Unintended outcomes and impact measurement

Peoplewhocare I had the pleasure of visiting the SSE programme in Wigan and Leigh last week, to facilitate an ‘introduction to social impact measurement’ session with the students on the programme. I do love that experience of arriving in on a train to a place you’ve never been before, wandering down the road to a building, following the signs….and finding an SSE programme there just like the ones across the network.

I think the session went pretty well: great to meet the students and their projects at different stages, and help them think about the story that lies behind their work (aka ‘theory of change’), what tools and methodologies to think about using, and how much time and resources to commit to evaluation at this stage of their work. I like the process because on the one hand it challenges you to put numbers and objectives to the activity you are thinking of doing (and to what tangible difference you hope to make), and on the other it forces you to take your head out of the day-to-day of delivery and think about the broader context and overall story. Both timely and relevant activities for early-stage social entrepreneurs as they plan, work on communications, and set up systems and processes.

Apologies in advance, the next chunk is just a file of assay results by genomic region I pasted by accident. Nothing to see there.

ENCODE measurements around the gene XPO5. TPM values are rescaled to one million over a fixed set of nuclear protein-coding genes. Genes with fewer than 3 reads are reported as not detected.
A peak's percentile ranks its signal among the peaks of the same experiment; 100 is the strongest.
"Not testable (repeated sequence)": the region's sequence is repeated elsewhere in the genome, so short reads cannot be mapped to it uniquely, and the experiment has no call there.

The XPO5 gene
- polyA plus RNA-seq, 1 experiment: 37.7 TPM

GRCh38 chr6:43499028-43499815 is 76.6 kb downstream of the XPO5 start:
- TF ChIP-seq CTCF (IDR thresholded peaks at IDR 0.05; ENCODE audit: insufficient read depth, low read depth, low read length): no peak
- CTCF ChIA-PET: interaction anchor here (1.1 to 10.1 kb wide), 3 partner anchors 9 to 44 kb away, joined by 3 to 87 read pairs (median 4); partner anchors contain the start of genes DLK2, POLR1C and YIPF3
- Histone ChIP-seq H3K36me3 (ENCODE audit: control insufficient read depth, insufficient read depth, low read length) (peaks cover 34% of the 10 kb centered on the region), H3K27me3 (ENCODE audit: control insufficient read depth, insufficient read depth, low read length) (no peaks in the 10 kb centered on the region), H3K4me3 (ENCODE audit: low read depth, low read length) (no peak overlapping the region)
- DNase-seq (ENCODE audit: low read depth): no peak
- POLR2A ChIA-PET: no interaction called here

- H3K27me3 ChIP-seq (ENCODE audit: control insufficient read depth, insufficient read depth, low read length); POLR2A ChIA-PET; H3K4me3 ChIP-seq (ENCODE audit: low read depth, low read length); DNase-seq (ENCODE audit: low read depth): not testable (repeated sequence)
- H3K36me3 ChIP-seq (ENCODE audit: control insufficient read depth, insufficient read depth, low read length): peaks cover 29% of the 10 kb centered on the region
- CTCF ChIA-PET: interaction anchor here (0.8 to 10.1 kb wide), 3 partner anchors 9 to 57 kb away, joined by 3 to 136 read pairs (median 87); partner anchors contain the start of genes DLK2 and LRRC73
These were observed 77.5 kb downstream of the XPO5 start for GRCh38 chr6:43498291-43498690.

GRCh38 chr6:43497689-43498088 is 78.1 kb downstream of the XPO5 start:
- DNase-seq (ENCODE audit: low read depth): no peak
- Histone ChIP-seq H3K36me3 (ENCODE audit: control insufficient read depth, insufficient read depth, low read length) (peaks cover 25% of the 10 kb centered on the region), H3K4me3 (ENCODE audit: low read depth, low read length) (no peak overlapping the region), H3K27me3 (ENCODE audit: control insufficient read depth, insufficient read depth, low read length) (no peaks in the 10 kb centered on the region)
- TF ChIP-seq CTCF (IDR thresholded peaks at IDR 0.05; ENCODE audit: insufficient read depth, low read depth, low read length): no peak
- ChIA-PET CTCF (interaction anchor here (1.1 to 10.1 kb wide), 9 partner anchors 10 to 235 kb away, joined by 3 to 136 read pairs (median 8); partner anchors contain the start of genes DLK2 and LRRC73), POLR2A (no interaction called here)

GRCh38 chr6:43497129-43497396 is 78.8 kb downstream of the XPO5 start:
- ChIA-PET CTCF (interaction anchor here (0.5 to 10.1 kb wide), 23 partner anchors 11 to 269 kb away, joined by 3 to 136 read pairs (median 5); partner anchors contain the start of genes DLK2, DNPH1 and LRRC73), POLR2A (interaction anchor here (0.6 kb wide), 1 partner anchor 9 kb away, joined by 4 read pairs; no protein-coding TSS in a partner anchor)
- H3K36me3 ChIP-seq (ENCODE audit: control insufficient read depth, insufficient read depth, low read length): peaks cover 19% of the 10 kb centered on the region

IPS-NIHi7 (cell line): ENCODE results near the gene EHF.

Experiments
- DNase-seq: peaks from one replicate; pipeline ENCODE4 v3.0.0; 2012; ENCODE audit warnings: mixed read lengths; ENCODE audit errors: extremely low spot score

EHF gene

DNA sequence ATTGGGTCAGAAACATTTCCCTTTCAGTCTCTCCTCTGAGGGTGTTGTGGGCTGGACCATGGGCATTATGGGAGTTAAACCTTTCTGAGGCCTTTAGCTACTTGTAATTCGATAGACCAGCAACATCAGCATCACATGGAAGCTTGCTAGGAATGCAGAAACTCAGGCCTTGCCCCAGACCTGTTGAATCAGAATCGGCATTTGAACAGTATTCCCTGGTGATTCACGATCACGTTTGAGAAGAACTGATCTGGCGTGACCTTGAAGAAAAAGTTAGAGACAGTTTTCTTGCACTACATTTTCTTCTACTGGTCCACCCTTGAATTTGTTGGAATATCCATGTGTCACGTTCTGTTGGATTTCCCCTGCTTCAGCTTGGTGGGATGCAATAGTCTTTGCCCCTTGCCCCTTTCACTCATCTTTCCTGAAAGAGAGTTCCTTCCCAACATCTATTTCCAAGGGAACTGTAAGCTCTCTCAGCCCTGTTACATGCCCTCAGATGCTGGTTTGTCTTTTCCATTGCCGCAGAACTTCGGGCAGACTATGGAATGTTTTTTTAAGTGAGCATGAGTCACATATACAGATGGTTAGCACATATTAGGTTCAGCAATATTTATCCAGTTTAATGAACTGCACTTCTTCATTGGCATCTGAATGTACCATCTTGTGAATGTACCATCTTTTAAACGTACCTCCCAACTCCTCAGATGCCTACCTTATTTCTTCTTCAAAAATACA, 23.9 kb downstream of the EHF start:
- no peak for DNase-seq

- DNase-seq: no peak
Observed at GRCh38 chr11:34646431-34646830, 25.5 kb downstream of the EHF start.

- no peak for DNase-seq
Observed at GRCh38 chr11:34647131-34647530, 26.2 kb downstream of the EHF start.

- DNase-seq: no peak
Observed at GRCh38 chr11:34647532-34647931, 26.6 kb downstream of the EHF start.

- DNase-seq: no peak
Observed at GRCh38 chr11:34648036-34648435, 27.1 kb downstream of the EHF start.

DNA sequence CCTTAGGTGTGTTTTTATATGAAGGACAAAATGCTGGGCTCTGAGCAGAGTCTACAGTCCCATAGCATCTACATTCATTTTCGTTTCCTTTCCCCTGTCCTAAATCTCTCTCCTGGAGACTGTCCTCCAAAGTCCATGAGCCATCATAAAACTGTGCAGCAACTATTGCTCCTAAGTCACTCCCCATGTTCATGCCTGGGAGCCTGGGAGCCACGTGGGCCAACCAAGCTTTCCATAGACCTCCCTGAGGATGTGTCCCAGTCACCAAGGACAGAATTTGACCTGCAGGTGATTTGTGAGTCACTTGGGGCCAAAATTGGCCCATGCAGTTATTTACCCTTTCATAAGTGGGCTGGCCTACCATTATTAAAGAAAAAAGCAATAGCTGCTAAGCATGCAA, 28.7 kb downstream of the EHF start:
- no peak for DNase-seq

In the course of the couple of hours, before heading across to Liverpool SSE’s steering group meeting, we discussed ‘unintended outcomes’ as well: being open and alive to positive and negative effects that might not have been part of the original plan. They told me of a perfect example (which I’m reporting second-hand): how one Liverpool SSE student became Facebook friends with another one on the programme; via that network and a couple of conversations, he identified that this SSE student lived near his ex-partner and, as a result, close to his son…who he hadn’t seen for almost 18 years. He was able to get back in touch, and, in an appropriate tying up of loose ends, his son then attended his father’s SSE graduation.

Unintended indeed, but a great outcome. :0)

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